Nov 10, 2018

Difference between Comparator and Comparable in Java

Comparator and Comparable are two interfaces in Java API. Though both are used for comparison there are some difference between them.

Comparator vs Comparable in Java

1. Comparator interface is in java.util package, which implies it's a utility class, while Comparable interface is kept on java.lang package, which means it's essential for Java objects.

2. Based on syntax, one difference between Comparable and Comparator in Java is that former gives us compareTo(Object toCompare), which accepts an object, which now uses Generics from Java 1.5 onwards, while Comparator defines compare(Object obj1, Object obj2) method for comparing two object.

3. Comparable is used to compare current object, represented by this keyword, with another object, while Comparator compares two arbitrary object passed to compare() method in Java.

4. You can only have one compareTo() implementation for an object, while you can define multiple Comparator for comparing objects on different parameters e.g. for an Employee object, you can use compareTo() method to compare Employees on id,  known as natural ordering, while multiple compare() method to order employee on age, salary, name and city. It's also a best practice to declare Comparator as nested static classes in Java, because they are closely associated with objects they compare.

5. Many Java classes, which make uses of Comparator and Comparable defaults to Comparable and provided overloaded method to work with arbitrary Comparator instance e.g. Collections.sort() method, which is used to sort Collection in Java has two implementation, one which sorts object based on natural order i.e. by using java.lang.Comparable and other which accepts an implementation of java.util.Comparator interface.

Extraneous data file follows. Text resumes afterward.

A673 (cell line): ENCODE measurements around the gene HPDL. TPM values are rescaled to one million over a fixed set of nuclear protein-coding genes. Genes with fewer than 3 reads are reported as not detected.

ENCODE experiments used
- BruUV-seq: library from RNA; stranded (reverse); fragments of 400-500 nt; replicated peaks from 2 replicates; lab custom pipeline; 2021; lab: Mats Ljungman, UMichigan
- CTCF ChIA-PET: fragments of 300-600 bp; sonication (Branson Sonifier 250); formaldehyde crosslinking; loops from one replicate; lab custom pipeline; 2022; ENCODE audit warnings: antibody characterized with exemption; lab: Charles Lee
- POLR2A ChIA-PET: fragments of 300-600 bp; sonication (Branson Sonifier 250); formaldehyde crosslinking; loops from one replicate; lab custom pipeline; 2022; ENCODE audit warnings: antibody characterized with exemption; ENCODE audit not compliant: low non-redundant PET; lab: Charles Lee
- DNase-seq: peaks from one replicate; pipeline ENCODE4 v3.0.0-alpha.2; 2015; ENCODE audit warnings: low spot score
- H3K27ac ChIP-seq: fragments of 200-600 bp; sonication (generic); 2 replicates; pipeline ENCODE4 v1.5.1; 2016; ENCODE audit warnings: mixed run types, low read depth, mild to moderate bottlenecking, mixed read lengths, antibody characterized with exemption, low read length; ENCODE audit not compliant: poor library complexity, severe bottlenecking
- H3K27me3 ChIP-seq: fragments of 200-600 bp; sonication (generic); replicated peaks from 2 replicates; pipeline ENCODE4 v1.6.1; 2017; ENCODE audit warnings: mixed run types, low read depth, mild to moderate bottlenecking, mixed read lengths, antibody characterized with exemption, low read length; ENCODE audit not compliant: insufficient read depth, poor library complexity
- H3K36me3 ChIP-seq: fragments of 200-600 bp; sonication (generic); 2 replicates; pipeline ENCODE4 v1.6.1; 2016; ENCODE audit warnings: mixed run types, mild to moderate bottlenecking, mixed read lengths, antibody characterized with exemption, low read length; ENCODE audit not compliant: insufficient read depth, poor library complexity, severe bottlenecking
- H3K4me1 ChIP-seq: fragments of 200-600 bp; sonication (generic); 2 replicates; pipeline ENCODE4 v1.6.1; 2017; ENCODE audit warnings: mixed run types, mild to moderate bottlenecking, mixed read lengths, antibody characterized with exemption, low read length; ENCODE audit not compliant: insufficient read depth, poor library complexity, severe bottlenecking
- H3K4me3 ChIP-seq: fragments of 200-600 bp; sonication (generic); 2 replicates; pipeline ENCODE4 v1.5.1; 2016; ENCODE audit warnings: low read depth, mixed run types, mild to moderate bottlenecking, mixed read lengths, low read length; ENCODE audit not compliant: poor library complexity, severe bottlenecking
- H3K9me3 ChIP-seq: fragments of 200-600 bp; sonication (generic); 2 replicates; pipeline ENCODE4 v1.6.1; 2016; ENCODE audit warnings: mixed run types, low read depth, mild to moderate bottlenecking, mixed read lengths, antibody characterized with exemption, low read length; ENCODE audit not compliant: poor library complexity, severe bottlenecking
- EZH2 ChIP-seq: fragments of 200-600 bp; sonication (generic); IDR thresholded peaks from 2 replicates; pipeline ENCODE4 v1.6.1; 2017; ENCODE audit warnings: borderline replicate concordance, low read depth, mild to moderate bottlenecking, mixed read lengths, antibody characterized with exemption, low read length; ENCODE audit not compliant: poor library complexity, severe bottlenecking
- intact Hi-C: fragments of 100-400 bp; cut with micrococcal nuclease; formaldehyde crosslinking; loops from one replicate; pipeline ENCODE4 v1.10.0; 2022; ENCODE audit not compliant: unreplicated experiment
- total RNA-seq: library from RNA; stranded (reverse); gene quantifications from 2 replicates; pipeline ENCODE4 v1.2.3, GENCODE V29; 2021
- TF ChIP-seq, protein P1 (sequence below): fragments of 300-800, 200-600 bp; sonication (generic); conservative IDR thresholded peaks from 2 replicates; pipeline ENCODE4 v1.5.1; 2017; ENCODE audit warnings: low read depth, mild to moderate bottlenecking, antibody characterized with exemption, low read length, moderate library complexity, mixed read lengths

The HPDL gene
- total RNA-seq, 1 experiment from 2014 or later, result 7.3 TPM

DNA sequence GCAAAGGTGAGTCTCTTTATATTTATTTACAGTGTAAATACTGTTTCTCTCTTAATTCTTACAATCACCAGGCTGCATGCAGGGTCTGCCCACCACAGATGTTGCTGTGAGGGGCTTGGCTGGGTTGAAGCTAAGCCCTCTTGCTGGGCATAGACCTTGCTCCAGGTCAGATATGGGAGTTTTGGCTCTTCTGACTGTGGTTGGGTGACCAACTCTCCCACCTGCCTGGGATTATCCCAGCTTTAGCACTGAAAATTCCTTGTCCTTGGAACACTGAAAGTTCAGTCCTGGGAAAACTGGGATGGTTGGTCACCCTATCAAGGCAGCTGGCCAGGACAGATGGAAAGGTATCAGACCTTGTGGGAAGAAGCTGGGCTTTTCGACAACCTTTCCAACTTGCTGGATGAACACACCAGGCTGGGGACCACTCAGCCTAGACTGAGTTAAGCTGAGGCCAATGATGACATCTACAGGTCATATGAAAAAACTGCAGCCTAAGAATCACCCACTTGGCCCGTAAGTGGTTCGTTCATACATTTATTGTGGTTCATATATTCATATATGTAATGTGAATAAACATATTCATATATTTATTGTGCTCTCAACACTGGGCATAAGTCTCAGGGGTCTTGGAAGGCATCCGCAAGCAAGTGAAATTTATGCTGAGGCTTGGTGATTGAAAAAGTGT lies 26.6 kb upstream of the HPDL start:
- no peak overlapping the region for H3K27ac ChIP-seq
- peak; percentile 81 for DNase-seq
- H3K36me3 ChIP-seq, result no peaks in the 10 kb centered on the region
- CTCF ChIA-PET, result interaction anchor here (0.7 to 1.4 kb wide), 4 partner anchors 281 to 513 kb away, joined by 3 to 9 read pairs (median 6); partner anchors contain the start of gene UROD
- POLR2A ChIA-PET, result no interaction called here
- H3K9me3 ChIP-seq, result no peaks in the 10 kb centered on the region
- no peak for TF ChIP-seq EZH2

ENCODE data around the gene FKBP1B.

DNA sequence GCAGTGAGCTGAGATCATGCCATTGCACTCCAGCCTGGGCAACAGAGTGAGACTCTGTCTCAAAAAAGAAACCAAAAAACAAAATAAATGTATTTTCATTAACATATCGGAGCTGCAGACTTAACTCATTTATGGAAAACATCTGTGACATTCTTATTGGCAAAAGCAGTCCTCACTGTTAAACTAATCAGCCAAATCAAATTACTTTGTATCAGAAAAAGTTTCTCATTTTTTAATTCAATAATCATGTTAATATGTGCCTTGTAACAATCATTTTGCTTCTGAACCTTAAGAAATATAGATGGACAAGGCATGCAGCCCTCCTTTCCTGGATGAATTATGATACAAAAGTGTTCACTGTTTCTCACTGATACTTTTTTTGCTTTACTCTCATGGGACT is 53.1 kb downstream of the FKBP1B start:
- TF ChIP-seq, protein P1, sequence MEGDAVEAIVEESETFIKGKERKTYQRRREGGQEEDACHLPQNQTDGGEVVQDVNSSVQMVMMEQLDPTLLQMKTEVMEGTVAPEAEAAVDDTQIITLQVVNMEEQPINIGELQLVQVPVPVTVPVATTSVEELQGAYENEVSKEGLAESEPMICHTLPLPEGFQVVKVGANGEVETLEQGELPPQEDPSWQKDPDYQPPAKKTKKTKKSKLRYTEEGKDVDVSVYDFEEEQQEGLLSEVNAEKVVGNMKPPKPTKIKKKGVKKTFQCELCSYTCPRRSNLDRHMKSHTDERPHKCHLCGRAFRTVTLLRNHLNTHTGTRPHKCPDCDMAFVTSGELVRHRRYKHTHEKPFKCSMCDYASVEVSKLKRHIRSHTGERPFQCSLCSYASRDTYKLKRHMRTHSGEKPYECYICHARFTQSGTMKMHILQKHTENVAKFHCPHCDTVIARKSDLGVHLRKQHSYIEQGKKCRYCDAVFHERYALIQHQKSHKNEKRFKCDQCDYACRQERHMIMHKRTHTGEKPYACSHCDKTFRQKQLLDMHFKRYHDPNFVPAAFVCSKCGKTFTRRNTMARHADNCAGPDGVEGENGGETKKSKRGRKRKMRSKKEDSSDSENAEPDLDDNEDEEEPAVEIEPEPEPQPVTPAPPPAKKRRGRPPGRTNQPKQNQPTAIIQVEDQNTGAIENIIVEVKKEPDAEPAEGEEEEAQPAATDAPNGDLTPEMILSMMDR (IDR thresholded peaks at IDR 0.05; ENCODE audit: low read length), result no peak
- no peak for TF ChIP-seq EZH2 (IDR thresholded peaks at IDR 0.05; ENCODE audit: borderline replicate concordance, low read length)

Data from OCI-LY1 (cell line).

6. Both compareTo() and compare() method in Java must be consistent with equals() implementation i.e. if two methods are equal by equals() method than compareTo() and compare() must return zero. Failing to adhere this guideline, your object may break invariants of Java collection classes which rely on compare() or compareTo() e.g. TreeSet and TreeMap.

Conclusion: Always remember that java.lang.Comparable is used to define natural ordering of an object, while java.util.Comparator can be used to define any ordering based upon your requirements. You can define only one ordering with Comparable but can have multiple Comparators.